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Weight-loss Surgery Increases Pancreatic Function

| Date Posted: 3/13/2013 | Author: Mandy McCue

Affecting 25.8 million people in the U.S. Type 2 diabetes is becoming an increasingly common disease. Diabetes is a disease in which one has high blood sugar. Diabetes can occur for three different reasons. One, the body does not produce enough insulin. Two, the cells aren’t responding to the insulin, or three, a mix of both. Insulin is a hormone in the body that helps store and use sugar. It is produced by cells in the pancreas called beta-cells.  With the body not being able to handle sugar to fuel the body, patients with diabetes can get very sick without treatment.  diabetes

Recent studies show that weight-loss surgery is more effective in helping cure diabetes compared to medication only based solutions. Striking metabolic changes have been observed in the recent study conducted by Cleveland Clinic researcher Sangeeta Kashyap, M.D. an endocrinologist at Cleveland Clinic’s Endocrinology & Metabolism Institute and her colleagues.

The Study

In a sub-study of the STAMPEDE (Surgical Therapy and Medications Potentially Eradicate Diabetes Efficiently) trial, researchers evaluated the effects of bariatric surgery and intensive medical therapy on bloods levels, body composition and pancreatic beta-cell function.

There were sixty patients in the study divided into three groups of twenty: patients who received medical therapy for diabetes, patients who received medical therapy for diabetes and gastric bypass surgery, and patients that received medical therapy for diabetes and sleeve gastrectomy. The patients had their metabolic parameters measured at baseline, at 12 and 24 months.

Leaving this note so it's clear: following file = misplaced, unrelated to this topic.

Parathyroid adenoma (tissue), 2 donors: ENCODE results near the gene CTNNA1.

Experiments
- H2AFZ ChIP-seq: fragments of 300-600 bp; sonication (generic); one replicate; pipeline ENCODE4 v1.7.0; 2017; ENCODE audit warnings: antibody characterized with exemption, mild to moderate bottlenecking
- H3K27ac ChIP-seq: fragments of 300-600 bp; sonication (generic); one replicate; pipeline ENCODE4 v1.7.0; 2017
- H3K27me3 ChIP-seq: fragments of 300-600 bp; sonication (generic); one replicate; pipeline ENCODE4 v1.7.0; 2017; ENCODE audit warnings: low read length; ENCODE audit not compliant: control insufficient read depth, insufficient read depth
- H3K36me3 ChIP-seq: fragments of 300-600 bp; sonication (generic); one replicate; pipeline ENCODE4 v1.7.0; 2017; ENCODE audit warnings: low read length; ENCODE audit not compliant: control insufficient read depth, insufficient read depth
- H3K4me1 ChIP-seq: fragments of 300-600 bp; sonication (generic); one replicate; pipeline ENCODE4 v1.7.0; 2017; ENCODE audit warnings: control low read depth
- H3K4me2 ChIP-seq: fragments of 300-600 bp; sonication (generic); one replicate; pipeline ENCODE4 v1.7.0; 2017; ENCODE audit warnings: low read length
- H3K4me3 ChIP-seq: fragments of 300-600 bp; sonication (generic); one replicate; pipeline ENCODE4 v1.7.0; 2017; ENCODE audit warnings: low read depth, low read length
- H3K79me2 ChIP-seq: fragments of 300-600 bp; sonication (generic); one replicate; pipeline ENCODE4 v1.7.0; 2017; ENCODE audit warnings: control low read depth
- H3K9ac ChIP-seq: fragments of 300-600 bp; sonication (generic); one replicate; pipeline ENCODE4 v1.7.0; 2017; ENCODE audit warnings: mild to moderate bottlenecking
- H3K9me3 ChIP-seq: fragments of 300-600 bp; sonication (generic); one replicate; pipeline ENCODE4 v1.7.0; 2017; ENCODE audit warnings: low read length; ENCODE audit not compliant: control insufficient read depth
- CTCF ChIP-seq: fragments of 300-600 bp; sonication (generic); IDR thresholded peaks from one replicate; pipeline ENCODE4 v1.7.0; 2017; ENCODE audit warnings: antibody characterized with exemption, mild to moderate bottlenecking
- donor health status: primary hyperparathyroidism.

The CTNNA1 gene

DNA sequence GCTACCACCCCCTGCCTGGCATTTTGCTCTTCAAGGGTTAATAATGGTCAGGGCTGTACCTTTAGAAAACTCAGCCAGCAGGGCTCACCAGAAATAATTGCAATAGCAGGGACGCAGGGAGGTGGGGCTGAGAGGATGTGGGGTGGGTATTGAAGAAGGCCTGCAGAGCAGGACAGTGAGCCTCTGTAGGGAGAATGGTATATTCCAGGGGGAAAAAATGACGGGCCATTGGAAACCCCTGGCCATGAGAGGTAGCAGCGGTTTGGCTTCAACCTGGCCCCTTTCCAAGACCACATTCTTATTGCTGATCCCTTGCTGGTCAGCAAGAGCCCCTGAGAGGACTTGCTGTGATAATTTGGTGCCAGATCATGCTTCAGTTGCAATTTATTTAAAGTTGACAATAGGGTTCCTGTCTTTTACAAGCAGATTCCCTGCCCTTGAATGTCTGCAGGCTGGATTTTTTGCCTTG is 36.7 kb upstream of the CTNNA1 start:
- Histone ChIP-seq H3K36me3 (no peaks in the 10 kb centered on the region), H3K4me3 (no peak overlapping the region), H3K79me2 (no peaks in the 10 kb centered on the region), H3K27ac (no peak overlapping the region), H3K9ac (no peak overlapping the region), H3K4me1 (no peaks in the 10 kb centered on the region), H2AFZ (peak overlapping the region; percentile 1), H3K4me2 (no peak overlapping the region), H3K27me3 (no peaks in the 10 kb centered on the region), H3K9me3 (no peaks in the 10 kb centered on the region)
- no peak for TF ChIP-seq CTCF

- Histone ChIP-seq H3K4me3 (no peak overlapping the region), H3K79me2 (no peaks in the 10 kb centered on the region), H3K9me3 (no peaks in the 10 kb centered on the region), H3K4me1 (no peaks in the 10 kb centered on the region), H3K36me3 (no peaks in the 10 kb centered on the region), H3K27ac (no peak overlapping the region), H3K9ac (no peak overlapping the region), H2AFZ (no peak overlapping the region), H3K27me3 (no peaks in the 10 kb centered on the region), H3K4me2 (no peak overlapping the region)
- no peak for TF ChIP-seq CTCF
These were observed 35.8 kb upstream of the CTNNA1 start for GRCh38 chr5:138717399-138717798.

After 24 months, the study showed the group that underwent medical therapy for diabetes and gastric bypass surgery had the greatest increases in pancreatic function. 41 percent of patients who underwent gastric bypass saw their blood sugar return to near normal. Only 10 percent of patients who underwent gastric sleeve and 6 percent who received intensive medical therapy saw the same results.

“The sub-study results extended the findings from our initial 12 month report that showed bariatric surgery can eliminate the need for diabetes medication in many obese patients with uncontrolled diabetes.” Said lead investigator Sangeeta Kashyap, M.D. “Furthermore, we observed that gastric bypass can resurrect a failing pancreas.”

Moreover, researchers saw that patients who underwent gastric bypass saw a greater reduction in belly fat compared to patients who underwent sleeve gastrectomy. Results indicate a correlation between a decrease in belly fat and the ability of the pancreas to start working again. The sub-study results show that gastric bypass is a viable option for the treatment of uncontrolled type 2 diabetes in moderately obese patients.

It is important to keep diabetes under control whether it’s through diet and exercise, medication, or gastric bypass. FirstHealth of the Carolinas offers a Diabetes Self-Management program that offers one-on-one counseling and group classes to help patients understand the disease. To learn more about gastric bypass surgery and other weight-loss surgeries to see if there is a viable option for you, please visit ncweightlosssurgery.org or attend a free weight-loss surgery information session on the first Thursday or the third Wednesday of every month.

FirstHealth Moore Regional Hospital offers weight-loss treatments and support to patients in the Pinehurst, Raeford, Sanford, Lumberton, Laurinburg, Rockingham, and Troy regions of North Carolina and beyond.

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